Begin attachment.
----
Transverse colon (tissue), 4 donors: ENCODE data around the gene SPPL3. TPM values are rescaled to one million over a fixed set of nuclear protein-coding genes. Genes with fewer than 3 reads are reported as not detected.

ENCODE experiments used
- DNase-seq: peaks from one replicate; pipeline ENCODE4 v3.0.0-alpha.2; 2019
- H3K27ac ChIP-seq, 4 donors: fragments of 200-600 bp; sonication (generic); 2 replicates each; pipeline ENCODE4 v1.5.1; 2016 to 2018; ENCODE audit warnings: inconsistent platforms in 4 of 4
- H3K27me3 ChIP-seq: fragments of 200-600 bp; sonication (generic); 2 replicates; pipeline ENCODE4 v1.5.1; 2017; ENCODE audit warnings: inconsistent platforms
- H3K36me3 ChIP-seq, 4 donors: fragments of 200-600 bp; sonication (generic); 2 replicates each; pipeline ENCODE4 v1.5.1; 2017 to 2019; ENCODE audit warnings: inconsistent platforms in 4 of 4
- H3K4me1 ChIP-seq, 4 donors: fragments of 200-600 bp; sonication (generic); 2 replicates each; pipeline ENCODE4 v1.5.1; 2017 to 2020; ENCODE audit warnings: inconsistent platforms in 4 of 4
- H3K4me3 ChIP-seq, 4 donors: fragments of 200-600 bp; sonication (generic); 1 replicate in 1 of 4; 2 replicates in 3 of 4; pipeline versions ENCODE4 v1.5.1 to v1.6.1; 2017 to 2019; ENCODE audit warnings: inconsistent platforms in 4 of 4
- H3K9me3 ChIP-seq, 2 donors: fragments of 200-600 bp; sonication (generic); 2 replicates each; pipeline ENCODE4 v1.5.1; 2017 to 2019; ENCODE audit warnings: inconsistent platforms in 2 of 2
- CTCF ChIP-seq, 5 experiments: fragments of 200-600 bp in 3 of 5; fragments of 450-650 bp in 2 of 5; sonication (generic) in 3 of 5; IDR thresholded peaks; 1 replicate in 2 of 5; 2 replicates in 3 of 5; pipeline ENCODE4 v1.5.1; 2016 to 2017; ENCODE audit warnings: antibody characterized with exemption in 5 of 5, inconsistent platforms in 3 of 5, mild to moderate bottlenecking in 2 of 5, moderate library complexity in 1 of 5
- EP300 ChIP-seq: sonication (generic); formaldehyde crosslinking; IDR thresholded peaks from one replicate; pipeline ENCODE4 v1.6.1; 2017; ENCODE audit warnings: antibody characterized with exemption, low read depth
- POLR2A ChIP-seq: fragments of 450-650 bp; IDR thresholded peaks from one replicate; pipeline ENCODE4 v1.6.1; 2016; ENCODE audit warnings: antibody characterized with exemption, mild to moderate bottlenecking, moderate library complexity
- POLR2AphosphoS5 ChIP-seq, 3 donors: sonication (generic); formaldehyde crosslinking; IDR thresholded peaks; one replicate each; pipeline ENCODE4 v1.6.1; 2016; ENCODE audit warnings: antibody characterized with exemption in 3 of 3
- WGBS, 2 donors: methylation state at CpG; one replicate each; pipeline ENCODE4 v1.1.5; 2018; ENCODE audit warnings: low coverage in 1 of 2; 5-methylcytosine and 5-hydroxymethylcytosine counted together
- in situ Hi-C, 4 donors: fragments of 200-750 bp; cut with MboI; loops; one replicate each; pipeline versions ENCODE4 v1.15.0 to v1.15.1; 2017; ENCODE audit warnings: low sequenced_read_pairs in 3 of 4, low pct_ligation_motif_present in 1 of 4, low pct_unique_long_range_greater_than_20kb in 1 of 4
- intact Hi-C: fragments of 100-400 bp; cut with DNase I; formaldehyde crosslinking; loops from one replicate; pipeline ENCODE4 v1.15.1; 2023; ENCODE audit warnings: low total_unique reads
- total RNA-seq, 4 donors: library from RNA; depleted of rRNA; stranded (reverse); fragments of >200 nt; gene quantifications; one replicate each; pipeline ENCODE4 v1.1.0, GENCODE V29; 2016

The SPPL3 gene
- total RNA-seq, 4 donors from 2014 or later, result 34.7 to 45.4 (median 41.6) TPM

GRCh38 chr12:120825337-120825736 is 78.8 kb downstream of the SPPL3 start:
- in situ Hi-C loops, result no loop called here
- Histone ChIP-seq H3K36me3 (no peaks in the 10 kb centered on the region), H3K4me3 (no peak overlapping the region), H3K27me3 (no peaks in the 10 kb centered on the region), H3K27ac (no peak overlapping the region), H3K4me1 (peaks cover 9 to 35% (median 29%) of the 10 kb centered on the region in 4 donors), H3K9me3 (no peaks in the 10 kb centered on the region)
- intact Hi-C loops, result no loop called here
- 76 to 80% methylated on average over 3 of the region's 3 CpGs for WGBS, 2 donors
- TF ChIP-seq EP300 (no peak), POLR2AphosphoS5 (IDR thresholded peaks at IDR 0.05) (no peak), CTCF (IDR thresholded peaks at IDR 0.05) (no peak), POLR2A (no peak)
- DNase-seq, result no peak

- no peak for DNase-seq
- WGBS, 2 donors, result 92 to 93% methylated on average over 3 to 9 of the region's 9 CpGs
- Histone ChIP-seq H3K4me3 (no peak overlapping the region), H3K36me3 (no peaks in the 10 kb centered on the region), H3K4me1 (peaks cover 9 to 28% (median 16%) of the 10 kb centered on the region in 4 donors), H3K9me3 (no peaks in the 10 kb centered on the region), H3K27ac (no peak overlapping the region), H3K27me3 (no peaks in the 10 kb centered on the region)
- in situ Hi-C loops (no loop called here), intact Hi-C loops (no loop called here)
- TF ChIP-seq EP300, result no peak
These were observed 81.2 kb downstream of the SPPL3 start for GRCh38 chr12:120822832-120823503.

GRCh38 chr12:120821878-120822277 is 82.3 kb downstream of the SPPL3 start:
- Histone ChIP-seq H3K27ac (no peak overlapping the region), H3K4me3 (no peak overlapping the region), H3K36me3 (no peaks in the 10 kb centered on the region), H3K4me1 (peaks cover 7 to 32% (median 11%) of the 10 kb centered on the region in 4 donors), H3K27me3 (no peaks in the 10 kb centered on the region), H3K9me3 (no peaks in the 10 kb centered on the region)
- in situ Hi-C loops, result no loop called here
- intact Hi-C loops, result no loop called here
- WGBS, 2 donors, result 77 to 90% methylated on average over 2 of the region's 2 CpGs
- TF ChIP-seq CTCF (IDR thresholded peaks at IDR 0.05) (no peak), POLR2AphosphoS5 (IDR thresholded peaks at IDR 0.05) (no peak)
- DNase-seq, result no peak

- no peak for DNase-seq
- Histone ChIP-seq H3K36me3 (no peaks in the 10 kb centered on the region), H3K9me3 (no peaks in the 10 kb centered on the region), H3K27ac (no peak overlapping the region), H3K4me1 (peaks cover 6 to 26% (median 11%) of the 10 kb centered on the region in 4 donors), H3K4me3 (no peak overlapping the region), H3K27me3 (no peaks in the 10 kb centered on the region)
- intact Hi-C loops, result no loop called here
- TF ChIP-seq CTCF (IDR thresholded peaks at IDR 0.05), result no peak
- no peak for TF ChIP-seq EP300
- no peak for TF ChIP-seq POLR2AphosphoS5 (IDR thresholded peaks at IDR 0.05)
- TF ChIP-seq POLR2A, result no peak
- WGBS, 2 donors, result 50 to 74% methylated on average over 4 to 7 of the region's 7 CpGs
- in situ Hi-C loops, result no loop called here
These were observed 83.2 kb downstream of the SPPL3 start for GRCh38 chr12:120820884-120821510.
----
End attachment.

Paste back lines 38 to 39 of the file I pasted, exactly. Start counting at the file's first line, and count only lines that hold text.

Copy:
- TF ChIP-seq CTCF (IDR thresholded peaks at IDR 0.05) (no peak), POLR2AphosphoS5 (IDR thresholded peaks at IDR 0.05) (no peak)
- DNase-seq, result no peak